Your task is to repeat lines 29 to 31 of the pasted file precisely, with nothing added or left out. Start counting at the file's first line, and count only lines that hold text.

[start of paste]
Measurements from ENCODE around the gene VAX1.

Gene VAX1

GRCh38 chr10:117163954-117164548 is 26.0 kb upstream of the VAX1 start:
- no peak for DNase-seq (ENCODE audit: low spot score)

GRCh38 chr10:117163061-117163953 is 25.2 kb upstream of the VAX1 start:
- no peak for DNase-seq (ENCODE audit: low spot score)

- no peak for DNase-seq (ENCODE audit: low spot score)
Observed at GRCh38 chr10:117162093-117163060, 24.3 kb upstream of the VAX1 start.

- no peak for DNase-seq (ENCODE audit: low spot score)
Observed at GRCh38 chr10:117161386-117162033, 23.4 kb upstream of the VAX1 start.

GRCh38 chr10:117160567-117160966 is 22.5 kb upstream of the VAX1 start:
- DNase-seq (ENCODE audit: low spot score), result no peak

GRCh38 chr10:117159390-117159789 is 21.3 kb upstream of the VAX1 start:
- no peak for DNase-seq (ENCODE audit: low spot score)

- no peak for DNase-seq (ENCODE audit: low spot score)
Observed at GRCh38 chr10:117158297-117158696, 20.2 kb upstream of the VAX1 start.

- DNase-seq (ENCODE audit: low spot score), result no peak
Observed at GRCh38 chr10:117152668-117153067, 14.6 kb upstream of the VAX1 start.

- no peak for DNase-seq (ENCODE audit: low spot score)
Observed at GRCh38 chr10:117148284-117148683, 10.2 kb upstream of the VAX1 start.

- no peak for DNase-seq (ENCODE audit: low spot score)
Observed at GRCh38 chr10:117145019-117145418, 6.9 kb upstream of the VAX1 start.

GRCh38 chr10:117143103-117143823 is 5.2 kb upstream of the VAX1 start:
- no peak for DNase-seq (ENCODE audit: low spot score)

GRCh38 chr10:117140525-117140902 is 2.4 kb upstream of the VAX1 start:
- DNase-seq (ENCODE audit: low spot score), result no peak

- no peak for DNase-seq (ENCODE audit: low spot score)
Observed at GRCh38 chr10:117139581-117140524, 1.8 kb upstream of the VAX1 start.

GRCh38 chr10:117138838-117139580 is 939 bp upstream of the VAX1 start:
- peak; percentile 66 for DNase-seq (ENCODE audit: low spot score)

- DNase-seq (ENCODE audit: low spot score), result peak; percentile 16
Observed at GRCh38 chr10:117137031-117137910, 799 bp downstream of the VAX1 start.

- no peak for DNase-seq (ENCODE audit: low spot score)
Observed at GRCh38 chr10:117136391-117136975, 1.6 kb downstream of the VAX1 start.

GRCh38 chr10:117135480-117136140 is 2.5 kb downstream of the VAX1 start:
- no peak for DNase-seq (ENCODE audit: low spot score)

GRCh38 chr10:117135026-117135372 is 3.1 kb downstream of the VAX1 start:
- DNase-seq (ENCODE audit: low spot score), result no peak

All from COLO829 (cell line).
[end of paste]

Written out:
GRCh38 chr10:117138838-117139580 is 939 bp upstream of the VAX1 start:
- peak; percentile 66 for DNase-seq (ENCODE audit: low spot score)

- DNase-seq (ENCODE audit: low spot score), result peak; percentile 16